Are thick strings best ?

Are thick strings best ? My conclusion. The increased  ease of playing lighter strings is greater than increased tone especially on any amplified guitar. The exception is a  large acoustic where volume is needed then a heavy gauge may be right. Heavy strings are louder but do not give a better tone.

Here are some reasons for the conclusion. "A lot is also made of the fact that SRV used very large strings, usually gauged .013 to .058, and certainly bigger strings do transmit a bigger signal through the pickups. Note, however, that Jimi Hendrix used a relatively thin .009 set, but he didn’t sound small by any standards. Also, Vaughan tuned down a half-step to Eb, and lessening the strings’ tension to that extent equates to a playing feel of a string gauge lighter, roughly speaking." from Myth Busters   Dave Hunter Here are String gauges for some great electric players:    Jimmy Page: well-known user of 8-gauge strings.     Danny Gatton: played 10s with a wound G, also played 9s.    Jeff Beck: “On my early stuff, I was playing the thinnest strings you could get, .008s,” Beck told Fender.com. “And then the Jimi man came along and told me, ‘You can’t play with those rubber bands. Get those off there.’ So my string gauges have been creeping up ever since. Now I’ve got .011, .013, .017, .028, .038, and .049. I’m trying to get heavier on the top end.”    Billy Gibbons: hipped to light-gauge 8s or 9s by B.B. King. King’s take on it is that it takes a lot less stress and strain to play the light stuff. Gibbons’ custom set from Dunlop has a 7-gauge high E!    Brian Setzer: 10s straight out of the box.    Peter Frampton: 8s back in the Comes Alive days.    Carlos Santana: 9s 8. Allan Holdsworth: 11s    Eddie Van Halen: well-known for using 9-gauge.    James Hetfield: .009-.042 from String Myths, Part 1Wallace Marx Jr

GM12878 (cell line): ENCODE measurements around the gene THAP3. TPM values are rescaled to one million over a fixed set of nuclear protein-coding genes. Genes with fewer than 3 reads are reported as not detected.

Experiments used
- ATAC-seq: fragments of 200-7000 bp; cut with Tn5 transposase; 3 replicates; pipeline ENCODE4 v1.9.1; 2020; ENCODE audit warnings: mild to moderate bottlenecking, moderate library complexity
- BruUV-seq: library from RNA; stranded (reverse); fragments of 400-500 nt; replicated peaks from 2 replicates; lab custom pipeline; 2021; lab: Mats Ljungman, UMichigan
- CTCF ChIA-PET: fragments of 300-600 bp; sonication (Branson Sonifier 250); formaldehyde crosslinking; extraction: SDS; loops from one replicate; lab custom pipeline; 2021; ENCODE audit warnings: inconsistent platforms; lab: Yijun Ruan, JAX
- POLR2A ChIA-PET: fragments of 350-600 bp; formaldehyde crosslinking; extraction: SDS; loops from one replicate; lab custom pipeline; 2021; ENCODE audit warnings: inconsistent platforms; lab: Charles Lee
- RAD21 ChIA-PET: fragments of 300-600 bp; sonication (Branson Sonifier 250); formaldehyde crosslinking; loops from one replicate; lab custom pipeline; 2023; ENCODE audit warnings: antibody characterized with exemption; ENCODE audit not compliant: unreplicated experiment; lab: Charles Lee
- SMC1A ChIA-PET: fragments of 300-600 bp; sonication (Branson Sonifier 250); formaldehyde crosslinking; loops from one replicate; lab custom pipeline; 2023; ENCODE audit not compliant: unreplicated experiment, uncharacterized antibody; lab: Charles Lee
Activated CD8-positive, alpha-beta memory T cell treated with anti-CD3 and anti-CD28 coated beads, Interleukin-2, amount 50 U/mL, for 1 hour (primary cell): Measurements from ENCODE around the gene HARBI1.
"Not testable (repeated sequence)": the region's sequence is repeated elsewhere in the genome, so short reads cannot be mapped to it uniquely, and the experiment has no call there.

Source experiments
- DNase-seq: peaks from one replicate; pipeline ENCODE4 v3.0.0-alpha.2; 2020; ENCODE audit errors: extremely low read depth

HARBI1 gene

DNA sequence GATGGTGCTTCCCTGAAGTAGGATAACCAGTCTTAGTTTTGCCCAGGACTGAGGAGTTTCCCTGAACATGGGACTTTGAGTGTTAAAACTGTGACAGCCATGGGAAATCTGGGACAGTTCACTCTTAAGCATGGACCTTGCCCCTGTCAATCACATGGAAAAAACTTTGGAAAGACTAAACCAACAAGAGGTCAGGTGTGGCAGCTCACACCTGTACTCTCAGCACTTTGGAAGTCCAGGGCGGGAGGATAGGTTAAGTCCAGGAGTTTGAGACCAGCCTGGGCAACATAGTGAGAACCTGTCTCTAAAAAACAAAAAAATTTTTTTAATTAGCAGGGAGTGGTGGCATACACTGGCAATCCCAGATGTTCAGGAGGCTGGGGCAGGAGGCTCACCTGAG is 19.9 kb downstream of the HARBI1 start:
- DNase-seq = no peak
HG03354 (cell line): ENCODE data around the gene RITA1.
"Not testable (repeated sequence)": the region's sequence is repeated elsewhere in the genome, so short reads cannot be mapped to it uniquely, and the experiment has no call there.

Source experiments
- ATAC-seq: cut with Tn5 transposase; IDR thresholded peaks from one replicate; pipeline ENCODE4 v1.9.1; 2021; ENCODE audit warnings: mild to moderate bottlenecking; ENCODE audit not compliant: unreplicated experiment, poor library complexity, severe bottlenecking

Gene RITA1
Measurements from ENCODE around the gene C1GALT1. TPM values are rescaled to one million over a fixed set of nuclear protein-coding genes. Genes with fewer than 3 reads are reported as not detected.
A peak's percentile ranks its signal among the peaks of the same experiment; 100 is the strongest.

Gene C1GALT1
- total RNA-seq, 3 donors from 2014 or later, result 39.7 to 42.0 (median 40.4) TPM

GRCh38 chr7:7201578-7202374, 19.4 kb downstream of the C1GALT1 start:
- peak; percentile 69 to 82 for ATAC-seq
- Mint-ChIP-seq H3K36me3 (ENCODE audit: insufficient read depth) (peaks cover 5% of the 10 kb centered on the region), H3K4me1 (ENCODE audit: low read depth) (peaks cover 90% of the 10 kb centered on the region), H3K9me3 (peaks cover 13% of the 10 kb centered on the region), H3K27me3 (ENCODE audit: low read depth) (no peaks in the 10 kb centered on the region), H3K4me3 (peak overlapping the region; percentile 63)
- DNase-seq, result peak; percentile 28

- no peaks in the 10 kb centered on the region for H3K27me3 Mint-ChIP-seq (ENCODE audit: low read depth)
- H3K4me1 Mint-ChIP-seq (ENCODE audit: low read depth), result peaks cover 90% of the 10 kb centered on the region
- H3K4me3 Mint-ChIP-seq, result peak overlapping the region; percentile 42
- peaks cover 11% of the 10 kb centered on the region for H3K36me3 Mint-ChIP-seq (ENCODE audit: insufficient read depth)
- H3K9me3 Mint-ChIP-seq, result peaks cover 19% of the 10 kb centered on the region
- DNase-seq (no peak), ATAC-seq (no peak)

The physics behind the answer    "The thicker the string, the more tension it needs, to produce the same note. Thicker, tighter strings, have a more "focused" sound. They reach their resonant frequency more quickly, because the extra tension leaves them less scope to flap around. Thicker, tighter strings, plucked the same distance, are louder, because they contain more energy. There is more metal being waved back and forth in front of the pickup. There is more kinetic energy to be transmitted to the sounding board. Looking at this in the opposite direction, heavier strings need to vibrate less in order to produce the same volume as a narrower string. So you are less likely to experience fret buzz at the same loudness. Thicker, tighter strings, plucked the same distance, have more sustain, because they contain more energy and it takes longer to disperse. Of course, that energy doesn't come from nowhere. It takes more strength to pluck a thicker string. Playability The more tense a string is, the harder it is to fret -- you have to press harder. Beginners are likely to prefer narrower gauges and looser strings, until they develop callouses on their fingers. Players wishing to play very fast solos often choose light strings, because they can make gentle, fast fretting movements. The looser a string is, the easier it is to bend. This is an advantage if you want to incorporate dramatic bends into your playing. However, with very light strings, it can be too easy to bend notes -- to the extent that a beginner can have trouble playing a chord in tune, accidentally bending one string or another. http://music.stackexchange.com/questions/4593/how-does-string-gauge-affect-a-guitars-sound-and-playability    Answer 2  What effect does string gauge  have on sound and playability? Well, this depends on what your guitar is. With acoustic guitars, the strings move the top of the guitar, creating the sound to be projected, so those who need more volume went with bigger guitars with bigger strings, with higher action so the strings will ring out. On a purely unadulterated flat-top acoustic guitar, this is the secret to getting volume. That's the main effect on your sound: louder. More easily heard above the rest of the mess. And heavier strings with higher action will put a greater gap between string and the fretboard, making you work harder to get it to do anything at all, so it messes up your playability. If you're looking for more playable and not needing quite the volume, or can make it up with amplification, you don't need the boost big strings get you and you can lighten up, and so can the maker. There are things put into Martin dreads just so that they can survive being attacked by bluegrass pickers.


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